The Importance of Story


The games that we all play (at least if you are reading this, the games YOU play) are mostly fun based on their rules. The rules of a game are paramount to the experience of that game, be it a roleplaying game, board game, table top battle game, etc…

Rules give the frame-work that all people sharing the experience can work with and have the same expected outcomes. Playing a game like Warhammer or Firestorm Armada will give a specific set of instructions for moving play pieces and attacking enemy models. Board games like Eclipse and Terra Mystica give rules for expansion and interaction of the players on that board. Roleplaying games super impose a unified system for skill checks, spell casting and fighting. All of these rules in a game are universal to all the players in that game. We all need to be on the same page.

But outside of the rules, there is the story.

The story of a game doesn’t at first glance seem important at all. It’s got no function within a game unto itself. Sure you could get a certain faction or class or something that has intrinsic rules for why they can do something that ties to the story, but for the most part the story doesn’t interact with the game.

As an example if you take Warhammer Fantasy  and look at the Elven wars between High Elves and Dark Elves you can see them reflected in the ‘Eternal Hatred’ rule that the Dark Elves have, but the rules aren’t based around specific conflicts or specific characters from the stories.

But in some ways the story is really the most important part. Without the story, most games fall flat.

You can take a look at many popular games that our parents and grandparents would be more familiar with. Games like Chess, Checkers, Monopoly, Crazy 8’s etc… Most of us here either don’t play these games, or at the least prefer the types of games I mentioned above over these ‘classics’.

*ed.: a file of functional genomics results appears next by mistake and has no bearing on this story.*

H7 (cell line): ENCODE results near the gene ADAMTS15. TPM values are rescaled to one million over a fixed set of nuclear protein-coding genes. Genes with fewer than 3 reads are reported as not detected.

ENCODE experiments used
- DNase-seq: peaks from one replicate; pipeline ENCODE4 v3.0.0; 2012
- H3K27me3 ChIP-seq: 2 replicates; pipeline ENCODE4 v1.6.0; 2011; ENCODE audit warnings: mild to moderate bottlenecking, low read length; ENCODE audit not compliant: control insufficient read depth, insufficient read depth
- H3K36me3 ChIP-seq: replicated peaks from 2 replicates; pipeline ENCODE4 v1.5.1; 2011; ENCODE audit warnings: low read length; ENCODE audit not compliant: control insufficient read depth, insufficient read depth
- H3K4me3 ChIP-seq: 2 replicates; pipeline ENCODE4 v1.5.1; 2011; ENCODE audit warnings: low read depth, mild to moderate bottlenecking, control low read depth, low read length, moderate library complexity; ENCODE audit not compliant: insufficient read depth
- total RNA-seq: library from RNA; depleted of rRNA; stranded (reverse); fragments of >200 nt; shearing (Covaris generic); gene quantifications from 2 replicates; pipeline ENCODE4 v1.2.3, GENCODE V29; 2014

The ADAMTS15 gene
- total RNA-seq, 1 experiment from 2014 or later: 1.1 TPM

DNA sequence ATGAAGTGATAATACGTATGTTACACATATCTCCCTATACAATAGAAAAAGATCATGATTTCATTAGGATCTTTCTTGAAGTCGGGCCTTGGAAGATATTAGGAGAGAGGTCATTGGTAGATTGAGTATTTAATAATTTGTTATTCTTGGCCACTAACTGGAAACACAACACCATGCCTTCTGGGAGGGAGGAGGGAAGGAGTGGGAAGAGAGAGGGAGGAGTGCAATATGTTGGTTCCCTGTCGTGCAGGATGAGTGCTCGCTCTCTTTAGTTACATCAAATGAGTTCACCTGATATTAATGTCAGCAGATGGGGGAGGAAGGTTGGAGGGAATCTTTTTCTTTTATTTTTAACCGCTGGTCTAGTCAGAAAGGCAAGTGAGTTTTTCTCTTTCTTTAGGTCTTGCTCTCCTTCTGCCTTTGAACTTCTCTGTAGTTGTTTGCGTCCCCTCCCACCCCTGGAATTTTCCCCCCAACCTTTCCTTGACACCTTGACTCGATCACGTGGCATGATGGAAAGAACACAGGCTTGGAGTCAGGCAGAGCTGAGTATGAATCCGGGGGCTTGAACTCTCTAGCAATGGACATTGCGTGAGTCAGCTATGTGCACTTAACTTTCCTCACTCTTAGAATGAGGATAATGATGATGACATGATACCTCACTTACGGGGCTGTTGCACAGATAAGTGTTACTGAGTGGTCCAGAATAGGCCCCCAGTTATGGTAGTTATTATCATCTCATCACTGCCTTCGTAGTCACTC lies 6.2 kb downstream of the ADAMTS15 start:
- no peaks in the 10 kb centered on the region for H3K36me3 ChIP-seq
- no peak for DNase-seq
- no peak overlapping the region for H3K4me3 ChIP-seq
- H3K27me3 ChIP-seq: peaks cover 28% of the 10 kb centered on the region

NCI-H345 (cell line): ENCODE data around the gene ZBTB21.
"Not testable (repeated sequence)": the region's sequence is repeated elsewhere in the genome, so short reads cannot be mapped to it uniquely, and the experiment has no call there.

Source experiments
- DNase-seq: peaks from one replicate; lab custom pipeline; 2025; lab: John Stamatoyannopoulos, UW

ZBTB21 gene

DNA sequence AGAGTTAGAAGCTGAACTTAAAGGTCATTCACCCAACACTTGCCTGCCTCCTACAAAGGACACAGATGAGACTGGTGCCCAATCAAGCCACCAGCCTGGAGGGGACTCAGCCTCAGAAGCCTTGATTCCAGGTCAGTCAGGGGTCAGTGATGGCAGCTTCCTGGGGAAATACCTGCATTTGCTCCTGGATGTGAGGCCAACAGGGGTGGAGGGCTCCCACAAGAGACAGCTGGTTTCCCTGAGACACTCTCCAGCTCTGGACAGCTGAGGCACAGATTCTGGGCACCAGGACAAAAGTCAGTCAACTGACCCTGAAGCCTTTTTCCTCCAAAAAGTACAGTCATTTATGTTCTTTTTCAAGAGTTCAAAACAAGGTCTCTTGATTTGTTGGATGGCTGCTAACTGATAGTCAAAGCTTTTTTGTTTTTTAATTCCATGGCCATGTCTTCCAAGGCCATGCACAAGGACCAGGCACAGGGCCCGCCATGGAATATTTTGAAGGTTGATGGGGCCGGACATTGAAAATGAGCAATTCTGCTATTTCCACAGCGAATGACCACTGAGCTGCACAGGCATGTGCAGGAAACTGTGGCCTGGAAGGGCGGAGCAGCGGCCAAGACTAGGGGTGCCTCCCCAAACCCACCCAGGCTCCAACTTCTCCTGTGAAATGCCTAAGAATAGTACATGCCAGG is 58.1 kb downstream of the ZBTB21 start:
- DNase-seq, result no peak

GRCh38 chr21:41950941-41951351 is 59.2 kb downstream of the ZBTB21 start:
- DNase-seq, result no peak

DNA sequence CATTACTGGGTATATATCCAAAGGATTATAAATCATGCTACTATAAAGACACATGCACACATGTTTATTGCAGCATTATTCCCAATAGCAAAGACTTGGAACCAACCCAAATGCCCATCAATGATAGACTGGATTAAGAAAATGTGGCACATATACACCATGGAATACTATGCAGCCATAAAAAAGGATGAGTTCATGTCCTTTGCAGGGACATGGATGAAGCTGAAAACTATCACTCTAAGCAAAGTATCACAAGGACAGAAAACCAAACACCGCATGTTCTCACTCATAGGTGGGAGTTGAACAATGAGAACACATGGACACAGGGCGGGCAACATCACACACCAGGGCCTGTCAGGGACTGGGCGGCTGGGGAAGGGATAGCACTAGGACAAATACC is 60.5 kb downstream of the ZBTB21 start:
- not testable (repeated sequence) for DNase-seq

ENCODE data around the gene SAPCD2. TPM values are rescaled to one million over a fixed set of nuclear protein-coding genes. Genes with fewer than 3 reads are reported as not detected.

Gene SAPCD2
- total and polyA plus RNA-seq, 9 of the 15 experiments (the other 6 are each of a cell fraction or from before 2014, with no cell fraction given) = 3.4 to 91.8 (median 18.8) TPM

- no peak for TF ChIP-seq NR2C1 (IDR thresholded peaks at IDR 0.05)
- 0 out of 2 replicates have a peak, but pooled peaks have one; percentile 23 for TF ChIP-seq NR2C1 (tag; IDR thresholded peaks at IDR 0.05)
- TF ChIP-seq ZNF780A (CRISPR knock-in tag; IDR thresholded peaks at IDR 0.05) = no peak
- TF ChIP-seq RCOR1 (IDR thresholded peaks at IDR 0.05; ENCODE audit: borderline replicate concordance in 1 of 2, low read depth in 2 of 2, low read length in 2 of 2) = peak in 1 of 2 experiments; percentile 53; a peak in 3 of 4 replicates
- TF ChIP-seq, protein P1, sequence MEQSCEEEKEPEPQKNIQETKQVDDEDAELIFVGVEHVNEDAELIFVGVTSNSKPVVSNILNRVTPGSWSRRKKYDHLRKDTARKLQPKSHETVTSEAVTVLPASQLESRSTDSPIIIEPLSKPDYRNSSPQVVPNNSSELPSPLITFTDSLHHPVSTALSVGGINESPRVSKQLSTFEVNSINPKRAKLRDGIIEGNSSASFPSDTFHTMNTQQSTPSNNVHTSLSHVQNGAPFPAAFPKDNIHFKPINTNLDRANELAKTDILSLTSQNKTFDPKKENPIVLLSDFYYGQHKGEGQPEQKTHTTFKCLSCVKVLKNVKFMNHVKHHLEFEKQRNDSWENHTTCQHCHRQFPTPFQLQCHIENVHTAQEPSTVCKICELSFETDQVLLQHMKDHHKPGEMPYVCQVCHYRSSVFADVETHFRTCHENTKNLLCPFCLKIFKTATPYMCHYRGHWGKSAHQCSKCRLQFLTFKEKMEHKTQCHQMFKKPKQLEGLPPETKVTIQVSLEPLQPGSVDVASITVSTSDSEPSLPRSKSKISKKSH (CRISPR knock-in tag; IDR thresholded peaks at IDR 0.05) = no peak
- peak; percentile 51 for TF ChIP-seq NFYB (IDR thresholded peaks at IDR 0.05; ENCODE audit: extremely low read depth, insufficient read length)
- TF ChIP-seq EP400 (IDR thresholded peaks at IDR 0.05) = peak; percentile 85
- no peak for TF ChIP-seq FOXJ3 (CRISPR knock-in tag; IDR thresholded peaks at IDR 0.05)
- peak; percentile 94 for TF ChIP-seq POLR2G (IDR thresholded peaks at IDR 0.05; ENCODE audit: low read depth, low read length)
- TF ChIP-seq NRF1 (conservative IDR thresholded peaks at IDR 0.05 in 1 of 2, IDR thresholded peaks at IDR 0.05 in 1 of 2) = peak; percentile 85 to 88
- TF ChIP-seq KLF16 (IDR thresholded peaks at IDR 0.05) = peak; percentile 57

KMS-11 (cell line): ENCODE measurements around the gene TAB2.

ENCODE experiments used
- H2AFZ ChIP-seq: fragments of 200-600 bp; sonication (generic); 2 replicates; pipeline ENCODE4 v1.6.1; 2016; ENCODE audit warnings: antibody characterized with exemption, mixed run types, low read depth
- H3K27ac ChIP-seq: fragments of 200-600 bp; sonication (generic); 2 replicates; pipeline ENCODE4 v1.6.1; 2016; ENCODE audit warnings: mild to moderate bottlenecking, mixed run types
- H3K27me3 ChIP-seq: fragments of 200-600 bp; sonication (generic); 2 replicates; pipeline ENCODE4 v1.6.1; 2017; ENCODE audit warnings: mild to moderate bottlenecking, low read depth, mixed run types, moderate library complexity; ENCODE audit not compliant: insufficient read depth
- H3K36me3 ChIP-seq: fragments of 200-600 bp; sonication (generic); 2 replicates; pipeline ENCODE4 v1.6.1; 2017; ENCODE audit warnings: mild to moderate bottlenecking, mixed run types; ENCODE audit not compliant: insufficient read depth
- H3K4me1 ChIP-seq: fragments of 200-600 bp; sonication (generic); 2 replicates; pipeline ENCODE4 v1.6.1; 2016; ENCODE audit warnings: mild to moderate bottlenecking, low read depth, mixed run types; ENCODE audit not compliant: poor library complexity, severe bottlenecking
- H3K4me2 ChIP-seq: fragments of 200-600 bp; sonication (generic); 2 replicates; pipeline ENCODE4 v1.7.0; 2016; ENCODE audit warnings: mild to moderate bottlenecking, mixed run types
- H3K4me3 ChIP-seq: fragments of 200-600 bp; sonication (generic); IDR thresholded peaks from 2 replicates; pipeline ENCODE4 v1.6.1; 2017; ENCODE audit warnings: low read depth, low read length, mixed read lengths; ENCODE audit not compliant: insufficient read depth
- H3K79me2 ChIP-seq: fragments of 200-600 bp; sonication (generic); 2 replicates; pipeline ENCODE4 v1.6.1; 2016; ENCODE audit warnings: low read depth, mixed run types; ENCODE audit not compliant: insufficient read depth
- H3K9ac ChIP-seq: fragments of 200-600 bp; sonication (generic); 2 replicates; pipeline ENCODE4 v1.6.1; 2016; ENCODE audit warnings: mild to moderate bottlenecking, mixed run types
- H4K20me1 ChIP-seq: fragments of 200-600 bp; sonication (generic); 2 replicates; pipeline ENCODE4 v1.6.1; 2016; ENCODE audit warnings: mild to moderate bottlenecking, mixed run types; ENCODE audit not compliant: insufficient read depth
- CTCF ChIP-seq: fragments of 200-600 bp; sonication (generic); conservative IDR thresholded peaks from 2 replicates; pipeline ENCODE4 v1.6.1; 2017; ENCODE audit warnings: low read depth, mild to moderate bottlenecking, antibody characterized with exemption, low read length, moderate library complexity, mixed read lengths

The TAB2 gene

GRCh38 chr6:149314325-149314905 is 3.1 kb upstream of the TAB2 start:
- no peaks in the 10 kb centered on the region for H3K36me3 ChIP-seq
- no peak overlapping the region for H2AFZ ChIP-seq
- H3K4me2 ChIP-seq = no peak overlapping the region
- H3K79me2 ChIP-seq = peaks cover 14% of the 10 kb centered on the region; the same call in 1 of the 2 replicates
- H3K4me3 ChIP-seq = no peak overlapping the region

And it’s easy to see why.

A game like Chess, while one of the best and oldest games available – has no story. It may have had one in its inception, but the game has no lore or background as we would understand it now. You don’t find novels about the Black Pawn fighting great odds to slay the White Knight. You don’t find in-depth political intrigue novels based on the works of Monopoly (although you can find games like Monopoly based on the works of fiction e.g. Star Wars Monopoly).

Stories are important to the games we play. It allows us to really get behind a faction or character. It allows us to delve into the plots that characters can reach and it allows a frame-work for the narrative of the play experience.

I think this is one of the reasons that Warhammer (Fantasy and 40K) have done so well. They have a vast selection of novels, loads of lore in the rule books and tons more in the codices and army books. There are many criticisms I can levy at Games Workshop, but one thing they excelled at was the lore.

I’m not saying it’s well written. There are a lot of books based on Games Workshop’s intellectual property that are very basically written and many more that have extremely simplistic plots without any surprises.

But people still love it.

I think that’s why so many people disliked Matt Ward – because he messed with the stories of Warhammer. A cardinal sin for many gamers.

I really hope that many other games that have excellent game experiences work at creating a vast lore and an extensive narrative. I really think that it will help the developers continue their products for years to come. It pulls people in and makes them crave more. A good story sells.

 

What do you think? What’s your favorite stories in games you play?

Dicewolf.

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